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Cotton Exchange board.
Cotton Exchange board.

The Cotton Museum

Field review by the editors.

Memphis, Tennessee

Run-of-the-mill cotton enthusiasts wouldn't have been allowed entry into the Cotton Museum when it was still the Memphis Cotton Exchange, a commodities pricing and regulatory organization founded in 1874 (other major cotton cities had their own exchanges). The "Private Members Only" stencils are still on the glass revolving door to the outside world. It was an Old Boys Club, whose members, if photographs and displays in the museum are correct, spent a lot of their working time smoking and playing dominoes.

Cotton and lady's head.

The Exchange became obsolete in the late 1970s thanks to computers. It closed, sat unused for decades, then was restored and opened to the public -- finally -- in 2006.

Pulse of Cotton Pricing

The visual anchor of the old Exchange is its ceiling-high cotton price chalkboard. Underneath, a bank of wooden Western Union phone booths have been reworked into viewing stations for old industrial films about plantation life and oral histories of cotton workers. A dummy listens to a phone in one booth, while above, on the trade board, one dummy reads a stock ticker while another, on a ladder, chalks the latest prices circa May 1939 (The dummies and big board reminded us of the waxy workers at the towering lead wall of the X-10 Atomic Reactor).

Servants and Rulers of Cotton

Cotton Royalty.
Cotton Royalty.

Enemies of cotton.
Enemies of cotton.

Exhibits arrayed around the former trading floor range from a grim set of slavery-era manacles to the peppy "Culture of Cotton" display, which features crowns, gowns, and a cotton bouquet carried by Memphis's annual Cotton Queen. A caricature of the androgynous "King Cotton" sports a bale for a body and a boll for a head, a wacky 20th century style of cartoon royalty.

Real cotton can be seen everywhere in the museum, in field sacks, burlap-wrapped bales, puffy bolls flecked with seeds, and stringy fibers like Halloween spray can cobwebs. A Cotton Timeline notes for posterity the introduction of the mechanical cotton picker and the eradication of the boll weevil. A display of byproducts, always a fun stop in an industry museum, includes examples of cotton's use in salad dressing, LCD screens ("including some of the video stations in this museum"), artificial leather, and rocket fuel.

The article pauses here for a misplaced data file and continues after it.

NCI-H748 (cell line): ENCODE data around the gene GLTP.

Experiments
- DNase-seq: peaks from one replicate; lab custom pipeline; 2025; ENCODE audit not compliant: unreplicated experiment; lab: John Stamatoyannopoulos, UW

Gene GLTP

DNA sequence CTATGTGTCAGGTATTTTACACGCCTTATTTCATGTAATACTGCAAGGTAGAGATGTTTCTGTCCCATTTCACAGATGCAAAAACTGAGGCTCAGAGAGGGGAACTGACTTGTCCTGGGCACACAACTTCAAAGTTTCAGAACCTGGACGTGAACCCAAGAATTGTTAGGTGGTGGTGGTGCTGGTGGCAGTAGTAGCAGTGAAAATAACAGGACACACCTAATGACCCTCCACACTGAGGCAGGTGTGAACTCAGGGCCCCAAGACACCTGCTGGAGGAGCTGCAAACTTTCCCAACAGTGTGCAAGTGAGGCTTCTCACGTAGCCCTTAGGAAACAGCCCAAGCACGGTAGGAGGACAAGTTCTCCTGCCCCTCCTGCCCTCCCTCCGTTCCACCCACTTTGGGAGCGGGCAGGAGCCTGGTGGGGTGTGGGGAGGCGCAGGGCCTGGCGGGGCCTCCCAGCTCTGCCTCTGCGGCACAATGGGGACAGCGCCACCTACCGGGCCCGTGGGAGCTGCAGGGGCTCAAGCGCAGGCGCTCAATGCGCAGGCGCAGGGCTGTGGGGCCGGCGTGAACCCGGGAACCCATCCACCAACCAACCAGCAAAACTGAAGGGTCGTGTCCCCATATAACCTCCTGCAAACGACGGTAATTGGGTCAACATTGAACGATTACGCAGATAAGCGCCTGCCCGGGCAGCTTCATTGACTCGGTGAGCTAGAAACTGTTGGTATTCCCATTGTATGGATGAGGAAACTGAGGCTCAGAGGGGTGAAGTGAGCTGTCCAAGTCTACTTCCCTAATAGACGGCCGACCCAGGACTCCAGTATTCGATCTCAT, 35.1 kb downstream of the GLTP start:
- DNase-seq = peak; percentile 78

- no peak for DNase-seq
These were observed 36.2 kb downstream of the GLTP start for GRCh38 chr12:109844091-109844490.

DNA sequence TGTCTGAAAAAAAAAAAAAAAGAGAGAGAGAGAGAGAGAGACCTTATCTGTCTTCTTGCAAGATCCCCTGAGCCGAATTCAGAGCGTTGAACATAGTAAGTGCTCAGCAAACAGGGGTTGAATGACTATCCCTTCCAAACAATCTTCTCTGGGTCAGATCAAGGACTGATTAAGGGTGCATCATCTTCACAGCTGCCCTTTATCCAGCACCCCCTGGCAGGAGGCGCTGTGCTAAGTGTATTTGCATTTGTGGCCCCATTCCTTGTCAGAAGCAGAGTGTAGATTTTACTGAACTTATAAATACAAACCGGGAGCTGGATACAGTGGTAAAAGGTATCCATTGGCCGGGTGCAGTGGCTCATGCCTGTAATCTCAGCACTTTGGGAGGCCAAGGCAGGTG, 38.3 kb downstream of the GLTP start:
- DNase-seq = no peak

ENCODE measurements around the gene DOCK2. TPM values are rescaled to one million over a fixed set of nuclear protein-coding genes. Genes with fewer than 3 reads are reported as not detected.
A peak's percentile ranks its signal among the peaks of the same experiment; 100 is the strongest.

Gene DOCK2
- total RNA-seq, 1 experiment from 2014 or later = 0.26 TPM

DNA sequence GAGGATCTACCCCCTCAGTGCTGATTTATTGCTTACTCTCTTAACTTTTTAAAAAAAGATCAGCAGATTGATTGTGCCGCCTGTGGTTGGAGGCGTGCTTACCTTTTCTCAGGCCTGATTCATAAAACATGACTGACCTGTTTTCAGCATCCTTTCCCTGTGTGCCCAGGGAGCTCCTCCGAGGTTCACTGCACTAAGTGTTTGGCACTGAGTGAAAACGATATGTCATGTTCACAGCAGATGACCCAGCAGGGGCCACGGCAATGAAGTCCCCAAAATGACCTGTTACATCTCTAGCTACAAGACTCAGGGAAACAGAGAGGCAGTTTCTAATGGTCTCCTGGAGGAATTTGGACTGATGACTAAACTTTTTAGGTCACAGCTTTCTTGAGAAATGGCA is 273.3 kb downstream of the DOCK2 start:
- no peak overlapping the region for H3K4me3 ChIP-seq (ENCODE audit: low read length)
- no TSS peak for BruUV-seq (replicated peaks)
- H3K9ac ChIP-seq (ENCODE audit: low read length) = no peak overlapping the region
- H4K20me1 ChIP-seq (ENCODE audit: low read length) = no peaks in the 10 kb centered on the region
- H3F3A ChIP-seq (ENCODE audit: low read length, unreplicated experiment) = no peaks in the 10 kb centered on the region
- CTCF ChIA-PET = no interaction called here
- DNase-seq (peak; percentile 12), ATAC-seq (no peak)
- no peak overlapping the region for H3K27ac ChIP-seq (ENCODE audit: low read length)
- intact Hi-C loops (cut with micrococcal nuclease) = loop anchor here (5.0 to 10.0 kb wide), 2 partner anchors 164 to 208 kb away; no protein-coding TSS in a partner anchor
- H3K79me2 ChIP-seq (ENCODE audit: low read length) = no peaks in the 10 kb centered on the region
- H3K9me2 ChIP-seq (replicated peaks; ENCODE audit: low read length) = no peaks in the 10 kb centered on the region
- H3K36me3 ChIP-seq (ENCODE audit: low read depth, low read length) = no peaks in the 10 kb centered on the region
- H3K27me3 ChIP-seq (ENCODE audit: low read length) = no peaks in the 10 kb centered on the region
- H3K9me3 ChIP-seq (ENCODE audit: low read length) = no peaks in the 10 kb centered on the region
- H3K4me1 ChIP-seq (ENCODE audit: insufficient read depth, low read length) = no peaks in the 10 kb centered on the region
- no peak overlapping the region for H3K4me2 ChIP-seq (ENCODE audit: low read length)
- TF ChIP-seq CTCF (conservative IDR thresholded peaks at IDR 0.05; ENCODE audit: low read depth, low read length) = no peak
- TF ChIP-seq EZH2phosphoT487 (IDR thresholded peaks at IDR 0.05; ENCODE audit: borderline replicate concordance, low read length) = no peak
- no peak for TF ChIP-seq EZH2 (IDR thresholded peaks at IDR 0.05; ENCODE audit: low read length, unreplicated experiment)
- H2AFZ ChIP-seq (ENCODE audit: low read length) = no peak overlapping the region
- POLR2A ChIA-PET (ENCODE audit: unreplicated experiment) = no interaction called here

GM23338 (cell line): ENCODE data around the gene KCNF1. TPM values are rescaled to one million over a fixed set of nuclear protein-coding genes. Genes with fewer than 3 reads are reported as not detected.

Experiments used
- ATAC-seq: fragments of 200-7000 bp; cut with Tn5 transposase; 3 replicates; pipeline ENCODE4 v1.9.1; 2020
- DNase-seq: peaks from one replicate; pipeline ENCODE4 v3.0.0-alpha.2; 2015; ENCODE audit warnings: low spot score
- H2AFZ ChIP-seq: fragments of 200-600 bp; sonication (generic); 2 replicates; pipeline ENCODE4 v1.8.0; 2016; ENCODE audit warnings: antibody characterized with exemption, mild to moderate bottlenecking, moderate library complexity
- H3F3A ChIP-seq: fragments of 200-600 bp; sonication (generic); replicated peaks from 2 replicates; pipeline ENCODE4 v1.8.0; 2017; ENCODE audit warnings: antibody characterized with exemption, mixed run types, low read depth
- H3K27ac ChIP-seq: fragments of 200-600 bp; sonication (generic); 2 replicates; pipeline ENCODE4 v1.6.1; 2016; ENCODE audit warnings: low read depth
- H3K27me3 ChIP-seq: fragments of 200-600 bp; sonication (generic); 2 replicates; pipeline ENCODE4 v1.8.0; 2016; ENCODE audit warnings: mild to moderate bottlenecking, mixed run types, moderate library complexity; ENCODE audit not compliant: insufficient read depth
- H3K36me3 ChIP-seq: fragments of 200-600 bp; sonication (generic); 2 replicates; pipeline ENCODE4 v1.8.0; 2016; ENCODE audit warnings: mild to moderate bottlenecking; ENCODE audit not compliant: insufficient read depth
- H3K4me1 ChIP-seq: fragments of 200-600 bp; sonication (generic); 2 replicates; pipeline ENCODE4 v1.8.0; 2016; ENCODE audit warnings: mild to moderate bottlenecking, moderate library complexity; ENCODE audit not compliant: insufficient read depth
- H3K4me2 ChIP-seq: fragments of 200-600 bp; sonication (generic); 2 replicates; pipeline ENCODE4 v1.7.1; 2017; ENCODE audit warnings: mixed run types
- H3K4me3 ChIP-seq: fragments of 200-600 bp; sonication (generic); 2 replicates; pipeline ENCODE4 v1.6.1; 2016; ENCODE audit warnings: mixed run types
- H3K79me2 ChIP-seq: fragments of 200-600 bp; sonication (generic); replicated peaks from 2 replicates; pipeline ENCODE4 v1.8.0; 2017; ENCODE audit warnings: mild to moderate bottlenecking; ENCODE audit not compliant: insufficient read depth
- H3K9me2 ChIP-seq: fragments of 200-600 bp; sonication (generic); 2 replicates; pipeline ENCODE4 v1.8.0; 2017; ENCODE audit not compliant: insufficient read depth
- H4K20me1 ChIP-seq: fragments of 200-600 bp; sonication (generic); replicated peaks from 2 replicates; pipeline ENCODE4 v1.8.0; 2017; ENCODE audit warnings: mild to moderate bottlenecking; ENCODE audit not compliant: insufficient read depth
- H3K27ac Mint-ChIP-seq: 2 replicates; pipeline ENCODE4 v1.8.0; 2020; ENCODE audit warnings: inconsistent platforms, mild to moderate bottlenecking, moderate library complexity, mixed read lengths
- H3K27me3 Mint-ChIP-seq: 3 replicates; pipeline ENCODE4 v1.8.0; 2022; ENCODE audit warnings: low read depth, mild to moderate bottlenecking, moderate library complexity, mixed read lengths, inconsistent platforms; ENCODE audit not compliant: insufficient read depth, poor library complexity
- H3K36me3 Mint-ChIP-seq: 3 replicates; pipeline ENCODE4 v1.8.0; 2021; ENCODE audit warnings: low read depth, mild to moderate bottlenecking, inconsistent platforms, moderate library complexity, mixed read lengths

Cotton Exchange board.

Cotton Bale: Test Your Strength.
Cotton Bale: Test Your Strength.

The "Table of Cotton" next to the bathrooms encourages visitors to try their hands at grading the puffy stuff. We couldn't tell the difference between the Strict Low Middling and the Good Ordinary.

Interact with Cotton

The interactive exhibits really kick in over on the "Exploration Hall" side of the museum. You can push buttons to view cotton bugs and weed pests, see a cotton fiber magnified a gazillion times, and fire a biotechnology "gene gun" to blast DNA into seeds. The Frankenscience continues with a display of molecularly-altered waterproof denim, while next to it the "Change the World One Pair of Jeans at a Time" (TM) exhibit touts the benefits of shredded pants as insulation.

Our favorite participatory display was the low-tech "lift this sack of cotton to get an idea of how hard it was to drag through the fields" challenge, a reminder that most of the subjects of King Cotton never got to enjoy playing dominoes in the Cotton Exchange. Happily, everyone is now welcome to pay a visit. You can even purchase a mini-bale of cotton, wrapped in real burlap, as a souvenir.

The Cotton Museum

65 Union Ave., Memphis, TN
Downtown. Entrance is on the south side of Union Ave. just east of S. Front St.
M-Sa 10-5, Su 12-5 (Call to verify) Local health policies may affect hours and access.
Adults $9.00
RA Rates:
Worth a Detour
Save to My Sights

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In the region:
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